Such are the souls of the saints: they love their enemies more than themselves, and in this age and in the age to come they put their neighbor first in all things, even though because of his ill-will he may be their enemy. They do not seek recompense from those whom they love, but because they have themselves received they rejoice in giving to others all that they have, so that they may conform to their Benefactor and imitate His compassion to the best of their ability; ‘for He is bountiful to the thankless and to sinners’ (cf. Luke 6:35).
(St. Peter of Damascus)
'The Philokalia: The Complete Text, Vol. 3'
By G. E. H. Palmer (Editor), Philip Sherrard (Editor), Kallistos Ware (Editor), St. Nikodimos of the Holy Mountain (Author), St. Makarios of Corinth (Author)
The Philokalia is a collection of texts written between the fourth and the fifteenth centuries by spiritual masters of the Orthodox Christian tradition. First published in Greek in 1782, then translated into Slavonic and later into Russian, The Philokalia has exercised an influence in the recent history of the Orthodox Church far greater than that of any book apart from the Bible. It is concerned with themes of universal importance: how man may develop his inner powers and awake from illusion; how he may overcome fragmentation and achieve spiritual wholeness; how he may attain the life of contemplative stillness and union with God.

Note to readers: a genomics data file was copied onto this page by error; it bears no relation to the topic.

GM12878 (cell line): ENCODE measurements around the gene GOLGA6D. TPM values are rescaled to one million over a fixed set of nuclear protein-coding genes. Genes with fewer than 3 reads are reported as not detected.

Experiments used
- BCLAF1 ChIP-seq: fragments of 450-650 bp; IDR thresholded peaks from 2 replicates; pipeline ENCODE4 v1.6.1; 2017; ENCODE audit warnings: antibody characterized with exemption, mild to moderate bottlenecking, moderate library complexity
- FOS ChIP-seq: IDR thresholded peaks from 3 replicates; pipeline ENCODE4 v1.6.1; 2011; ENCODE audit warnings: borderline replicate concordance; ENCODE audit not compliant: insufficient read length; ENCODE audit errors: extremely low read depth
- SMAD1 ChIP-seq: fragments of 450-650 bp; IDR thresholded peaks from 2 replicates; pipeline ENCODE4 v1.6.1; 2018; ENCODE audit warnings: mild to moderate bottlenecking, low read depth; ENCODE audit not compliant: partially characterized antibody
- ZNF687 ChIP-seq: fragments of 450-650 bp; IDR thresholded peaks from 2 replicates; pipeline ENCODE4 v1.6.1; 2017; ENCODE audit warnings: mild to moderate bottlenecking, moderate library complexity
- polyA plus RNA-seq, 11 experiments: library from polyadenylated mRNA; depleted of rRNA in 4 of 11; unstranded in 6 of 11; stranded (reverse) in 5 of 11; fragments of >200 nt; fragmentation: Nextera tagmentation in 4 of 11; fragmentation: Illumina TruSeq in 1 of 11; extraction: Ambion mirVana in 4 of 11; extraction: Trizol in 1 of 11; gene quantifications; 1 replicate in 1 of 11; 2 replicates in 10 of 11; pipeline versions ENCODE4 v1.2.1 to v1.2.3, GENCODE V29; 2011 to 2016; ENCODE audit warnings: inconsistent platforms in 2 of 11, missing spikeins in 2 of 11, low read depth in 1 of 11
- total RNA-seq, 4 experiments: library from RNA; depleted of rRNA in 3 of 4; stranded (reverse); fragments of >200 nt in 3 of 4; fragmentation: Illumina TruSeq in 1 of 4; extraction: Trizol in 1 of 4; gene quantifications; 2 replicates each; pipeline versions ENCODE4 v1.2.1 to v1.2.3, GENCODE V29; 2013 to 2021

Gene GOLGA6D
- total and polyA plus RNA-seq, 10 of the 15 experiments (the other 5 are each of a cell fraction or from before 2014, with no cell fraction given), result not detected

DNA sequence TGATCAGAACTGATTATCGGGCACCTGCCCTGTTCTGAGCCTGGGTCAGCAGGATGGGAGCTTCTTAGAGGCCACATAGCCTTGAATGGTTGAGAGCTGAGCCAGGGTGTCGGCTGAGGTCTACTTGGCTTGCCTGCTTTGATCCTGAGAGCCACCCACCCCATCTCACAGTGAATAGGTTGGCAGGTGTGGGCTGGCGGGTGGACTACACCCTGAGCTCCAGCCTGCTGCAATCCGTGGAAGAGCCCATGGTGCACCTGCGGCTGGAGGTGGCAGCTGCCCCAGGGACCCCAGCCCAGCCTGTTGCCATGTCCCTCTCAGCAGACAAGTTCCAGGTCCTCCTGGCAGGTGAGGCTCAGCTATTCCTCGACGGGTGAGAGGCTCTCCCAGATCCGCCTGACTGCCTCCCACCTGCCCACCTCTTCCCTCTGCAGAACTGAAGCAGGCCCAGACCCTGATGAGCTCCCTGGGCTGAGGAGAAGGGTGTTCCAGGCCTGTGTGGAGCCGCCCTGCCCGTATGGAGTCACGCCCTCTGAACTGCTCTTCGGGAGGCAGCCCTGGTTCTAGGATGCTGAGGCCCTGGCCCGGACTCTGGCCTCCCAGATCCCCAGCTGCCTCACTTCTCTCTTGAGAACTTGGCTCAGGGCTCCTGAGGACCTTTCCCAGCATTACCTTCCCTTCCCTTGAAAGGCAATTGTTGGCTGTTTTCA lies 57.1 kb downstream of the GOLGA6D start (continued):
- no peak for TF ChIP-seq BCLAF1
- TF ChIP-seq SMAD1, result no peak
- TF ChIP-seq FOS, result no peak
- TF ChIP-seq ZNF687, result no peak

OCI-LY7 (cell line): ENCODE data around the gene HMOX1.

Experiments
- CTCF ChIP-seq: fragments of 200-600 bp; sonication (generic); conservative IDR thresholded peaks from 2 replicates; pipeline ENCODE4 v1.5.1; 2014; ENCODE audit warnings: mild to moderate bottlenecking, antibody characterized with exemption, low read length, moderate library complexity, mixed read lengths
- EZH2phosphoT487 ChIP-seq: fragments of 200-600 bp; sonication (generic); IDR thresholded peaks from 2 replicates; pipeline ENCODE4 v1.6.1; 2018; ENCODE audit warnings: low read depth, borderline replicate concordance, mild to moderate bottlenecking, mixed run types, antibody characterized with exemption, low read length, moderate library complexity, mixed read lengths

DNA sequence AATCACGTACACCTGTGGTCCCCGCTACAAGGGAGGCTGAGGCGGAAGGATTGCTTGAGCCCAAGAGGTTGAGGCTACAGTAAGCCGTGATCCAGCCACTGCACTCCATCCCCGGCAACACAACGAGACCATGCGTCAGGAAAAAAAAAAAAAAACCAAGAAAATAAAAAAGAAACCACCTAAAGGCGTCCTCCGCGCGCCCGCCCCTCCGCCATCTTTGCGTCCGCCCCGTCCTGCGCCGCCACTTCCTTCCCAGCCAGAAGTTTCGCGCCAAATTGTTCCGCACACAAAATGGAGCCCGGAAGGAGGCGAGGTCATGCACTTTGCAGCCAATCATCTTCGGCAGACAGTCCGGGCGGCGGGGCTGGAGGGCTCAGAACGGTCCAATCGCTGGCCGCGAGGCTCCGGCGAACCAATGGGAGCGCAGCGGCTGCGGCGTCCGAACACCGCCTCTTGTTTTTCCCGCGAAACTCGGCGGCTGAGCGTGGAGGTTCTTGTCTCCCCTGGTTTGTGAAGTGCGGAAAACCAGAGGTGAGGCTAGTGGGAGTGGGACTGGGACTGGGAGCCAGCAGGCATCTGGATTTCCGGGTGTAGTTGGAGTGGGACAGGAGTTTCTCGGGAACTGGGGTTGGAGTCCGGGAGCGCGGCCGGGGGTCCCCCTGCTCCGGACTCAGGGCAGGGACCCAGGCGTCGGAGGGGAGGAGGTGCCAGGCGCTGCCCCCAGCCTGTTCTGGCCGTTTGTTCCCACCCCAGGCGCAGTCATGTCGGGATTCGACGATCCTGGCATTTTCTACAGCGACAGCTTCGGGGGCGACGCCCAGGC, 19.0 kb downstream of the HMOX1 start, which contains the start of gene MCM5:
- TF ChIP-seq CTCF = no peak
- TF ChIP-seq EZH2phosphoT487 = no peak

"This excellent English translation, which takes into account the latest scholarly research into the original works, represents a major 'gift' from the wise men of the East. The fluency of the literary style of this translation and the practical understanding which these writings reveal for the spiritual predicaments facing each Christian in every generation brings the book well within the range of the ordinary reader who seeks spiritual counsel. The complete Philokalia covers the period from the fourth to the fifteenth century. Volume One . . . takes us up to the eighth century and is thus the common heritage of Orthodox and Catholics."